- Historiography and the Material Imagination in the Novels of Sarah Waters
The works of British author Sarah Waters have significantly shaped the "extremely active sphere of argument about history and the rediscovery of its elided potentialities" (Middleton and Woods 1) in contemporary literature. Garnering both critical and commercial success, Waters has published five novels to date—three set in the nineteenth century, two set in the 1940s—all of which have won or been nominated for major British book prizes. Scholarly attention has so far concentrated on Waters's neo-Victorian works. The experimental narrative structure and rich intertextual references of these novels define for many critics (e.g., Kohlke 155; Llewellyn 196-97; Kaplan 111-15) some of the characteristic traits of postmodern historiographic metafiction. 1 Building on poststructuralist theorizations of history's textual and discursive nature, Linda Hutcheon has defined historiographic metafiction as a genre that draws attention to the narrativity of the past by exposing "both history and fiction [as] discourses, human constructs, signifying systems" (93). Although critics have begun to investigate the limitations of Hutcheon's influential concept, historiographic metafiction continues to supply a powerful rubric for the interpretation of the contemporary historical novel. As a consequence, research in this field is still dominated by debates that hinge on history's textuality and on the multiform intertextual devices that the historical novel concocts in order to explore this epistemological quandary (see Arias and Pulham, Heilmann and Llewellyn, Mitchell, and Wallace Wolfreys).
In this essay, I suggest that approaches that regard the past as a purely textual event run the risk of ignoring the historical novel's rich potential to explore questions concerning the materiality of history. I read three novels [End Page 237] by Waters—Affinity (1999), The Night Watch (2006), and The Little Stranger (2009)—in order to trace an important shift in her literary engagement with the past, arguing that her two latest novels move away from a mode of historiographic metafiction that is centered on history's textuality and towards an approach that concentrates on the affective and disruptive ways in which tactile encounters with architectural places and material objects shape our investments in the past. 2 The essay demonstrates that debates about history and historiography in the contemporary novel can be enriched by being opened both to recent theoretical developments in the fields of object studies and material culture, and to Michel de Certeau's theorization of the nexus between historiography, haunting, and materiality. In a second step, the essay addresses narratorial questions about the possibilities and limits of realism in historical writing that are raised by Waters's representations of the object world.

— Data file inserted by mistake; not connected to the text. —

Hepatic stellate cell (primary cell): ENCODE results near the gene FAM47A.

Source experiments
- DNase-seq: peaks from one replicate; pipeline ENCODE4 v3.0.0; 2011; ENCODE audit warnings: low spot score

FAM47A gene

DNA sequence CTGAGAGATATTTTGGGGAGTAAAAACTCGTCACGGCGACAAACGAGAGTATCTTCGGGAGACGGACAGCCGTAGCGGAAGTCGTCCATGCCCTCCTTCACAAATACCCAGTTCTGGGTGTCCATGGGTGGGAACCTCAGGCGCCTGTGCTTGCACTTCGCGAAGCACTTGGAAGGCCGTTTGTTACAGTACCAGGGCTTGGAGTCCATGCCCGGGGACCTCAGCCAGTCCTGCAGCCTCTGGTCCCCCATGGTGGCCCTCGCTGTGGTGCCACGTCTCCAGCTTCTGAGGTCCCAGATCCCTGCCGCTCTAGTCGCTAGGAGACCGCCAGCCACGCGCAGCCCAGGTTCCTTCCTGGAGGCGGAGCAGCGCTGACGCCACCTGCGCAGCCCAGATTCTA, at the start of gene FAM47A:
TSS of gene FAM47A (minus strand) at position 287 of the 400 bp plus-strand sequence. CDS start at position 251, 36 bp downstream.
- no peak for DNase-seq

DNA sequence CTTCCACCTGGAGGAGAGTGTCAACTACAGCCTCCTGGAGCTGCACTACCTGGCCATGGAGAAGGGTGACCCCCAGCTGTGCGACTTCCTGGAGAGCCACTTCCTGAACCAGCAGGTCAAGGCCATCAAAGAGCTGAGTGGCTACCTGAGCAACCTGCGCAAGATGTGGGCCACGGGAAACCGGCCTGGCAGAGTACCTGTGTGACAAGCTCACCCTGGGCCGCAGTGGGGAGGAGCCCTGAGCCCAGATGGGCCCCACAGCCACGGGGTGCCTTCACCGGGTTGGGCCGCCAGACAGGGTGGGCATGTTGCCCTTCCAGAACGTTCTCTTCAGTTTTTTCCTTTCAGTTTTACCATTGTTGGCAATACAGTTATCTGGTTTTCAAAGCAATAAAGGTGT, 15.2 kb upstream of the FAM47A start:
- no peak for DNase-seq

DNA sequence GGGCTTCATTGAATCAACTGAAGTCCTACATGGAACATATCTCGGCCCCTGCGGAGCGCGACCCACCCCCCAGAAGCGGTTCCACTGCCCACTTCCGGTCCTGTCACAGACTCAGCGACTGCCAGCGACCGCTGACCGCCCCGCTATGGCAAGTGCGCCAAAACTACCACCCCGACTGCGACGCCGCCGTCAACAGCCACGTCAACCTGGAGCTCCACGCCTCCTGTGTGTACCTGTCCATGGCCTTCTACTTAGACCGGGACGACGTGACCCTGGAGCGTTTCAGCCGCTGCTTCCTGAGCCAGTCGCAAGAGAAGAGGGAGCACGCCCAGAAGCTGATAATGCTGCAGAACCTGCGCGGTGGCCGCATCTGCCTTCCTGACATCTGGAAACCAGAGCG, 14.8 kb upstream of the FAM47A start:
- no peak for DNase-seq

The Prison-House of Historiographic Metafiction
The contemporary historical novel has inherited from poststructuralist debates a keen concern with the relationship between historical and literary discourses. In the late 1960s, Hayden White, Claude Lévi-Strauss, Michel Foucault, Roland Barthes and others started to give attention to a question that Barthes outlined as follows:
is there in fact...any linguistic feature by which we may distinguish on the one hand the mode appropriate to the relation of historical events—a matter traditionally subject, in our culture, to the prescriptions of historical 'science', and by the principle of 'rational' exposition—and on the other hand the mode appropriate to the epic, novel or drama?(145)
Barthes, like other poststructuralists, has answered this question in the negative. The influential assumption that these critics share is that history is a discursive construct, characterized by narrativity and fictionality. "History invoked as ultimate reality," Jonathan Culler argues, "manifests itself in narrative constructs, stories designed to yield meaning through narrative ordering" (129). According to White, historiography is centrally shaped by "emplotment"—narrative and linguistic strategies "by which a sequence of events [is] fashioned into a story" (Metahistory 7). These strategies can be analyzed by subjecting historical texts to a formal analysis that operates in ways similar to literary analysis. White distinguishes between "four principal modes of poetic discourse" in historical texts: "the tropes of Metaphor, Metonymy, Synecdoche, and Irony" (Metahistory 426). The New Historicist focus on "the historicity of texts and the textuality of history" (Montrose 20) continued this line of inquiry...